Layers Protect Access to Controls

Unfortunately Passwords Get Passed Around. Access in the Wrong Hands Often Leads to Machine Downtime, Costing Thousands

By Loren Shaum

Unwanted intrusion to machine controls long has been a major concern of Machine Builder Nation. Whether malicious in intent or not, the wrong people fiddling with the controls can cause traumatic events, least of which is loss of production.

Potential liabilities make it essential that machine control security is a major priority, even if it might increase the cost. There are various strategies deployed by control and safety equipment suppliers—some hardware-based, some software.

HA Controls (HAC), Livonia, Mich., provides PC-based HMI, SCADA and soft PID, PLC and motion control with its WinPC32 machine control software platform. “We always use at least three layers of software security protection on each control configuration,” says Jacob Pien, president. “When IT people are involved directly, an administrative layer is added.”

The key is the key
An electronic key system guards against password sharing and employee misidentification.
Photo by Euchner

HAC security codes allow only certain authorized personnel to migrate to specific software layers, but passwords often are distributed too easily, so HAC has specific sequential entry commands with a password that must take place before access is allowed to any security level. When a user attempts to log onto the system or switches to a window with a higher access level, he will be asked to enter a user name with the appropriately higher access and password.

Electronic Key System (EKS) is an access control solution from Euchner USA. “Often passwords are used to provide secure access to sensitive programming levels,” says Michael Ladd, president, Euchner USA. “Unfortunately passwords get passed around. Access in the wrong hands often leads to costly downtime.”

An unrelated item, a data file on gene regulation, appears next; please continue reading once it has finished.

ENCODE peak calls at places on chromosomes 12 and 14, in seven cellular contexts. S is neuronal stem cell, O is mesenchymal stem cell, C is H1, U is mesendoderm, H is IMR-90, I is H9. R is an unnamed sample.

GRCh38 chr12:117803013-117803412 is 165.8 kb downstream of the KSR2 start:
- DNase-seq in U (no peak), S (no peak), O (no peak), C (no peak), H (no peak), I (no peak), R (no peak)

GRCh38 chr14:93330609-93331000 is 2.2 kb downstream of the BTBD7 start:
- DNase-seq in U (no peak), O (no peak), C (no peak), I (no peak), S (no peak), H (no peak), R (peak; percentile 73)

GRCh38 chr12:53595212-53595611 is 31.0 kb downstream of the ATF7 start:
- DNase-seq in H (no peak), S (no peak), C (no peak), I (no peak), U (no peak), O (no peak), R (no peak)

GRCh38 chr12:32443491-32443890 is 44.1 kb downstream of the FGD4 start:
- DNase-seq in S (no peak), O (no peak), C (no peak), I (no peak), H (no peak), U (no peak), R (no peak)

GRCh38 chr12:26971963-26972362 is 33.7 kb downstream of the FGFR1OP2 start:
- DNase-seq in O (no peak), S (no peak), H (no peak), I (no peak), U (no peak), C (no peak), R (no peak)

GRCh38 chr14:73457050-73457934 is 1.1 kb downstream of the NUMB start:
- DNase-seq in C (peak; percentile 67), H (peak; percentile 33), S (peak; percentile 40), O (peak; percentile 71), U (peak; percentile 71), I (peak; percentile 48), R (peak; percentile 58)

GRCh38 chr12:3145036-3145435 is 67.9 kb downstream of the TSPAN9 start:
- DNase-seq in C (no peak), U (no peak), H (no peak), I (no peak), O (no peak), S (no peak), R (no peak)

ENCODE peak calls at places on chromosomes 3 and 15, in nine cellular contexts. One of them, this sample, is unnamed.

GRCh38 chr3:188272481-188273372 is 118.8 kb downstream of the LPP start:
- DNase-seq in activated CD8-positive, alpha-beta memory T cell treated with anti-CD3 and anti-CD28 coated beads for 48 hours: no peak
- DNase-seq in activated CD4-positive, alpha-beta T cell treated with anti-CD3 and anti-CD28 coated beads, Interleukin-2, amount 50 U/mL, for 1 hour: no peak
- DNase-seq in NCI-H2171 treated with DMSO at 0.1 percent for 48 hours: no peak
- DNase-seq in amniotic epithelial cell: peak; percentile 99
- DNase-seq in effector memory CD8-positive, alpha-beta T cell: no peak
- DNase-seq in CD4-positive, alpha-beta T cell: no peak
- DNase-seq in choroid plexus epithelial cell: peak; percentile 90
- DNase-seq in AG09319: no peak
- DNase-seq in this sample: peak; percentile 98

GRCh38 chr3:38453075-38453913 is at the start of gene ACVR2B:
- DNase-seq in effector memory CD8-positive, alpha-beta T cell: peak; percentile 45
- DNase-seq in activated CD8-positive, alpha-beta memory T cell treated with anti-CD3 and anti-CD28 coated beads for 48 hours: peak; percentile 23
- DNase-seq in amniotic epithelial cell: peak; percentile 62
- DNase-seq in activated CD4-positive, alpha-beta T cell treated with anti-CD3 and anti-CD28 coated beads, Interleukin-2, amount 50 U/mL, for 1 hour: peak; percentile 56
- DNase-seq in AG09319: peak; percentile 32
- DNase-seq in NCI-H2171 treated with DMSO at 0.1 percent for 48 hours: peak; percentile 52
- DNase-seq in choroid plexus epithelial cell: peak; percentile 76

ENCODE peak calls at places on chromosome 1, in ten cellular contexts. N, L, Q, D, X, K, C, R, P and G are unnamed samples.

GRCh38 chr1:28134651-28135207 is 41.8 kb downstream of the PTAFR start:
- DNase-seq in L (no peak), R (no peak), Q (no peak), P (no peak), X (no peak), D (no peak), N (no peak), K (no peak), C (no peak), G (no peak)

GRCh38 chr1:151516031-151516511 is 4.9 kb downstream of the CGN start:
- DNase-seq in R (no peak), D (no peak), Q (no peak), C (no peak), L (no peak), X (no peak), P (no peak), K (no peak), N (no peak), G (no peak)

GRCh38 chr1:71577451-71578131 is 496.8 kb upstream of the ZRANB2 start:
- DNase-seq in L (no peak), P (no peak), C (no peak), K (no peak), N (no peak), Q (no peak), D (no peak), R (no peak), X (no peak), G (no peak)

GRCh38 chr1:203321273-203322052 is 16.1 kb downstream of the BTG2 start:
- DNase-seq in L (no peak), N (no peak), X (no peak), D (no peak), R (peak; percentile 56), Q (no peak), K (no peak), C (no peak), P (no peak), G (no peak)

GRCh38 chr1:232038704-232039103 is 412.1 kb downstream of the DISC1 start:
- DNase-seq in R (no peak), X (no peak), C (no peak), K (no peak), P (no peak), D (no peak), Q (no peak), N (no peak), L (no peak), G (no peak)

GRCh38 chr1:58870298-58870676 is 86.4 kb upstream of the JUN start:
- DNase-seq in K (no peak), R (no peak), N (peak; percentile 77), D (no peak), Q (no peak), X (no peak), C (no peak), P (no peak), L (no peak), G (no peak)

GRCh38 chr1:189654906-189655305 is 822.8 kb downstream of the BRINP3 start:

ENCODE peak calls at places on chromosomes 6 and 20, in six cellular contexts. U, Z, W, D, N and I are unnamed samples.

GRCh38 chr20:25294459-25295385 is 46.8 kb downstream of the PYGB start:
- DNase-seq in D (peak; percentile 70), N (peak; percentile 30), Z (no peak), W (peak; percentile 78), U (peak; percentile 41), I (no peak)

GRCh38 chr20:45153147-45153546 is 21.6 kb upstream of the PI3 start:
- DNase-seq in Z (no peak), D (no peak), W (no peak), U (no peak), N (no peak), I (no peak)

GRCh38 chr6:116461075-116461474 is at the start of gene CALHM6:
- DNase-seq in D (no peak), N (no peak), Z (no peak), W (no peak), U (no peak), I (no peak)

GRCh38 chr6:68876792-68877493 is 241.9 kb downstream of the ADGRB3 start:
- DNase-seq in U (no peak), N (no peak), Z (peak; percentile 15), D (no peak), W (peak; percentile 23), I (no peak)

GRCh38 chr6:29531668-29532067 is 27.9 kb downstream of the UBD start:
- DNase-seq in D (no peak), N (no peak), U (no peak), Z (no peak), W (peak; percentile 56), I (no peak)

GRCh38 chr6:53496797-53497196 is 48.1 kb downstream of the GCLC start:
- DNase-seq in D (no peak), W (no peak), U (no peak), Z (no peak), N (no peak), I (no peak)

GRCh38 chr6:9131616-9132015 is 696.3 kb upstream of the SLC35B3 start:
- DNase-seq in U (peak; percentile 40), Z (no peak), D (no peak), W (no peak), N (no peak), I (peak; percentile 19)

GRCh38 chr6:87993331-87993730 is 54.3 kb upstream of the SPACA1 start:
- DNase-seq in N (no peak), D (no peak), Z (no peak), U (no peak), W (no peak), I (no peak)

EKS has been used for the past three years at Cadence Innovation, a Tier 1 automotive component supplier in Troy, Mich., working toward elimination of costly plant security and resulting quality control problems. “EKS opened many doors to new applications in error proofing, traceability and accountability,” says Cadence manufacturing engineer Van Smith.

Every key insertion is recorded with time, date, key type, employee number, key number, total cycles and number of cycle completes. If the same key is inserted, removed and reinserted, then a new record is not generated. The same record continues to be updated with cycle data. A new record is generated at each day change when a key is present.

A severe quality control problem can be exposed in a secondary operation, for which operators are evaluated on meeting established production goals. Any sensor fault slows production. A tempting solution is to immediately reset the fault and pass a faulty part to the good-parts bin, or in some cases, bypass the sensor.

With Euchner’s system, operators now can reset minor faults, but need supervisor approval via a password-protected screen in the machine HMI to reset anything other than a minor fault.

Each key reader communicates directly with the controlling PLC, with HMI screen access now dependent on having the appropriately programmed access key. Operators, maintenance, supervisors and engineering personnel all have access keys with an appropriate access level programmed to the key, along with their employee number and other data. By having specific employee identification information programmed into each key, plant IT can implement efficiency, productivity and preventive maintenance tracking programs into its production management process.

Ladd believes that, while it might be easy for operators to lend out access keys, the realization that the key identifies an individual, just like a fingerprint, is a deterrent.

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